Mina Khan-Lee, who is from Calgary, Canada, had been going through a challenging period in her life when she was awarded a scholarship to attend Jon Kabat-Zinn’s talk, The Power of Mindfulness in Difficult Times.
“I had been going through a painful divorce for a while and the title of his talk really called to me,” Khan-Lee recalled. “I was so grateful to receive the scholarship to attend.”
The one-night event held at Lincoln Center in 2018 also appealed to her as a yoga and meditation teacher of more than 15 years who maintains a daily meditation practice.
When she attended the talk, Khan-Lee was working as a wellness strategist at a K-12 charter school for gifted students, teaching students in grades 5-12 about stress, the brain, and how to use mindfulness tools to help them in their daily lives. She often referenced Kabat-Zinn’s work with students.
Kabat-Zinn is the founder of Mindfulness-Based Stress Reduction, which has helped introduce mindfulness into mainstream institutions in healthcare, education, schools, corporations, government, and more.
Khan-Lee said, “I really took away the message that mindfulness is the way of the future for our health and for our connection to self, others, and our planet,” she said.
Lessons From a 10-Year-Old
She also made a great connection with the person sitting next to her.
“I was seated beside a 10-year-old girl who had come with her mother,” she explained. “She had no idea why she was there. Her mother had brought her along not knowing what to expect. As a school teacher myself, I immediately bonded with this little girl.”
She gave her young neighbor a lesson in mindfulness and meditation while they waited for Kabat-Zinn to come out on stage.
“At one moment I was her teacher and then she was mine,” Khan-Lee said. “This girl represented the future that I would like to see in the world. If all children were introduced to mindfulness the world would be a different place. As we get more and more disconnected by social media, technology, and screens, we need to find presence and awareness to truly be in the moment.”
Khan-Lee also got the chance to engage in a brief dialogue with Kabat-Zinn about mindfulness and the education system.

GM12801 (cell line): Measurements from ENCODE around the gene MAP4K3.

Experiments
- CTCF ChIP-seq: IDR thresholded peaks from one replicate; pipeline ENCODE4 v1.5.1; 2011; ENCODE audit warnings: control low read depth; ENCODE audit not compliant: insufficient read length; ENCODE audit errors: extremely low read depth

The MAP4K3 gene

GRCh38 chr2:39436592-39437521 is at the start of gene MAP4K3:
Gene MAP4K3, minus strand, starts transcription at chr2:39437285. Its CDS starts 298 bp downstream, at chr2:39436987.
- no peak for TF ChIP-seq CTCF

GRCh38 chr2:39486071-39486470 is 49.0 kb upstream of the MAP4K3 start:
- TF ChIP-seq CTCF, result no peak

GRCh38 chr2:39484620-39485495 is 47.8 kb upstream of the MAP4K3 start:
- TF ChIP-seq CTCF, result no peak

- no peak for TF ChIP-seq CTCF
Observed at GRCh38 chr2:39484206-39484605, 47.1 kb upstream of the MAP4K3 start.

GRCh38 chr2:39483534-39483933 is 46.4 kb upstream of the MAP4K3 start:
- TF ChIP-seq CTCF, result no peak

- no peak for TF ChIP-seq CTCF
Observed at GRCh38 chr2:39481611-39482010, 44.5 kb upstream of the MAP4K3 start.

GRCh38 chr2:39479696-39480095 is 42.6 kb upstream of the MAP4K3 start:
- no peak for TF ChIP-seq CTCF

“I went up to the microphone to make a comment and we had a full discussion!” she said. “It was inspiring to hear his suggestions and have him listen to my concerns. The mother of the young girl I mentioned actually took a video of our conversation and she sent it to me. It was great to have this moment to remember.”
Keeping Mindfulness in Her Community
Since the event, Khan-Lee has done several presentations on mindfulness in schools across Alberta and is scheduled to do one in British Columbia.
She’s currently on a different assignment for the year at her same school, filling a leave of absence for a Spanish teacher who is battling cancer.
“Unfortunately this doesn't allow any time in my schedule for the wellness position, nor the yoga and mindfulness program which I had been successfully running for more than 5 years,” she said. “Teaching Spanish full time has put me back into the world of being a classroom teacher. I have been using mindful body breaks and breathing exercises in my classes, especially with the grade 5 and 6 students, as a tool to help them with self-regulation.”
She includes practices such as the "box breath," cross-body movements, or a short yoga-inspired routine linking breath to movement.
To help keep yoga in the mix, she has started her own yoga club, which runs once a week at lunch hour, as well as a weekly after-school yoga class for staff.
“It has been a busy return to school this fall, and although I don't have the official title of wellness strategist, I'm still trying to do my part by bringing yoga and mindfulness practices into the school culture,” she said. “I also continue teaching yoga and meditation classes at a local studio once a week.”
In her personal life, she continues her daily practices and now tries to incorporate more mindful moments throughout the day by pausing to take in and enjoy nature around her, to smell the food on her plate before she eats it, and to take a deep breath and lean into the emotions of the children in her classroom when they are having meltdowns.
“I try to use presence and awareness to move me through the challenges so that I can let go of reacting to situations that are stressful and respond from a place of empathy, love, and compassion,” she said. “This attitude has helped me through some tough times and I'm grateful to have mindfulness in my life.”